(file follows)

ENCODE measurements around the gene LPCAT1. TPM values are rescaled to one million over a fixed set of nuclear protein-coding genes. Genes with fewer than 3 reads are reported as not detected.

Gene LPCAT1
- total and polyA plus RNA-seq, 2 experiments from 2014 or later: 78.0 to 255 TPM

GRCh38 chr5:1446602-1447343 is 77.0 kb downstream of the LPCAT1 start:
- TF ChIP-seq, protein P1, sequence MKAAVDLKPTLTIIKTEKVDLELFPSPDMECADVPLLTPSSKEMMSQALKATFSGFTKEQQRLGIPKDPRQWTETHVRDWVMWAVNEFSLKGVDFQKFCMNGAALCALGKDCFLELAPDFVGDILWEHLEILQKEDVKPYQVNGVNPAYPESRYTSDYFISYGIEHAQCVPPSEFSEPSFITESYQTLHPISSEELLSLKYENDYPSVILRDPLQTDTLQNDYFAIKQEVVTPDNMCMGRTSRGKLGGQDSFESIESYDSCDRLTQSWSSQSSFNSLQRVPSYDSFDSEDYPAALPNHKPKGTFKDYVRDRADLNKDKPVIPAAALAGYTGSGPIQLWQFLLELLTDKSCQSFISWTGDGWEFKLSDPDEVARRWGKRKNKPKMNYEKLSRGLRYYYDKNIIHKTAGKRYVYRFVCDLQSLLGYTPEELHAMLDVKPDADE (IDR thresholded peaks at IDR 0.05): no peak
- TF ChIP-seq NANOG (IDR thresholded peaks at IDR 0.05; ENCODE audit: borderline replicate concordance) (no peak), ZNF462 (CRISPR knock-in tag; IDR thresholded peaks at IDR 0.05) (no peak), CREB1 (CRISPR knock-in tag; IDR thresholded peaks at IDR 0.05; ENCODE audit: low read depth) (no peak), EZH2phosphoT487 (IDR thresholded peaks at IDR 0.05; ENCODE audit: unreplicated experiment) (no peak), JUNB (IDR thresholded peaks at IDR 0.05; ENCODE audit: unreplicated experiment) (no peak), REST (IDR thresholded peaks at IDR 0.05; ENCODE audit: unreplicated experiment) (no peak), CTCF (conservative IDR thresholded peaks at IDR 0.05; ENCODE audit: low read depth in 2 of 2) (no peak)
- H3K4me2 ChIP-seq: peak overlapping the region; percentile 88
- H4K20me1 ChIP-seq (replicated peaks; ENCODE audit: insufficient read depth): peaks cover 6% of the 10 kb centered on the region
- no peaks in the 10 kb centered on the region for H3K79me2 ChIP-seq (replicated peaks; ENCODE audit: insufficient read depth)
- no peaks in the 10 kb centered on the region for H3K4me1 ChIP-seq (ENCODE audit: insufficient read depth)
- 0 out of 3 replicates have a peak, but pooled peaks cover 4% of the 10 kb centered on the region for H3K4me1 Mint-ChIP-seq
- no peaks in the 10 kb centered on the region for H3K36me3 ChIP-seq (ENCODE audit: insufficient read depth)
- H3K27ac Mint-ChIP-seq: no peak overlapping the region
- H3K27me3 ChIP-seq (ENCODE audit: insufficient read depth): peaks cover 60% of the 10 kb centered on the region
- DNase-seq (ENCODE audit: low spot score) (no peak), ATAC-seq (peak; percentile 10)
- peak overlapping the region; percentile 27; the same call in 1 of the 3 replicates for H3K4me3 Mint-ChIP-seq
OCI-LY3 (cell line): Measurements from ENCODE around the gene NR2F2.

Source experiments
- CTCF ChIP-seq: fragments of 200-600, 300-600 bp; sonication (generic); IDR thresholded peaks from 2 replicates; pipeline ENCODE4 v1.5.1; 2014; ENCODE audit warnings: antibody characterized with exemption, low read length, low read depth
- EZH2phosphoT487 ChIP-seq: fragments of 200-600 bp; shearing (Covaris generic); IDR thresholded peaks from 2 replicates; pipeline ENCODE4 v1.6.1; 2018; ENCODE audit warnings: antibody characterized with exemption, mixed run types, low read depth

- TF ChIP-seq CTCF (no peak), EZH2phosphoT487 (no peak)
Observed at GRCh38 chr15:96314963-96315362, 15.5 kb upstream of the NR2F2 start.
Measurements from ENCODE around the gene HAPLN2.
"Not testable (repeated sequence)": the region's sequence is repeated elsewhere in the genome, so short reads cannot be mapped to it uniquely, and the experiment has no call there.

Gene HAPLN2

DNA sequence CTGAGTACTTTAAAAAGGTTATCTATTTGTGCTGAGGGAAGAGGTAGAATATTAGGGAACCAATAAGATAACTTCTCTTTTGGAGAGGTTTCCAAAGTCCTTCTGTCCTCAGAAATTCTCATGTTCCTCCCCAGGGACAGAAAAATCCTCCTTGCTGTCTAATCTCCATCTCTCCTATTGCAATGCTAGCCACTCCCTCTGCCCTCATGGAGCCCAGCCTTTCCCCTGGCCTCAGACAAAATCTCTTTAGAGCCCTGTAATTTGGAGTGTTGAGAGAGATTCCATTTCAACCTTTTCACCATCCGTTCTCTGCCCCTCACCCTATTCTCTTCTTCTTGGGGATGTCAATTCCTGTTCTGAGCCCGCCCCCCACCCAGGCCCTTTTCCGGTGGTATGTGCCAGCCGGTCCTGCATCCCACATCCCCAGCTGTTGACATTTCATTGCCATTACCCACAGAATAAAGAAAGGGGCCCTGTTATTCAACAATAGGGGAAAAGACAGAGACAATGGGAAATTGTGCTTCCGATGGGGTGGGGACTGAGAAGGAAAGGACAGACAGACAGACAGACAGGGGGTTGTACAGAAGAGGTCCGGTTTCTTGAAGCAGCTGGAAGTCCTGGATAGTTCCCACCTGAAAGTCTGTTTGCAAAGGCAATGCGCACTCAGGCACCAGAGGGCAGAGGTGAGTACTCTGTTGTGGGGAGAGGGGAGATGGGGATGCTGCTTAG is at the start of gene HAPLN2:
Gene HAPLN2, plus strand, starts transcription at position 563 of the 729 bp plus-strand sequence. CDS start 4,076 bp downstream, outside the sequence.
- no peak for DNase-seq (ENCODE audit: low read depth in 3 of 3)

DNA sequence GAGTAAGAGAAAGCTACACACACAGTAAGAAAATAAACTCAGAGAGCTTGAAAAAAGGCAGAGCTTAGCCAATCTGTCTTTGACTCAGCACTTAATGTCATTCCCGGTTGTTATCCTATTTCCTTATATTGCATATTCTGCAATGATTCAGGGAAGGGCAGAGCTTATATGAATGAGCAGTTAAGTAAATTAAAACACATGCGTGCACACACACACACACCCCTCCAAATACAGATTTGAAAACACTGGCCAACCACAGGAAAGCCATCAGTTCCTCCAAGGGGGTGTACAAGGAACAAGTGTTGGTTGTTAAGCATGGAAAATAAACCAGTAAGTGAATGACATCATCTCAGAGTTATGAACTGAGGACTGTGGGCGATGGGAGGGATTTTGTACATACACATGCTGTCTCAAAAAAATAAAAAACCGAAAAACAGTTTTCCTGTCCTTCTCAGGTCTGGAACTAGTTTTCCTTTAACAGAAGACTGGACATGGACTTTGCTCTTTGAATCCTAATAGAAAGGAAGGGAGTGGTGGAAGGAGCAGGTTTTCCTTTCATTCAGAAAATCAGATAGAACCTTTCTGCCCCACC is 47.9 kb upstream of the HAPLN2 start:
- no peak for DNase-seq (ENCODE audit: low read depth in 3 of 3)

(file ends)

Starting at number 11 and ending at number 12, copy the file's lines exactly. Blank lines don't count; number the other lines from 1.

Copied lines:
- 0 out of 3 replicates have a peak, but pooled peaks cover 4% of the 10 kb centered on the region for H3K4me1 Mint-ChIP-seq
- no peaks in the 10 kb centered on the region for H3K36me3 ChIP-seq (ENCODE audit: insufficient read depth)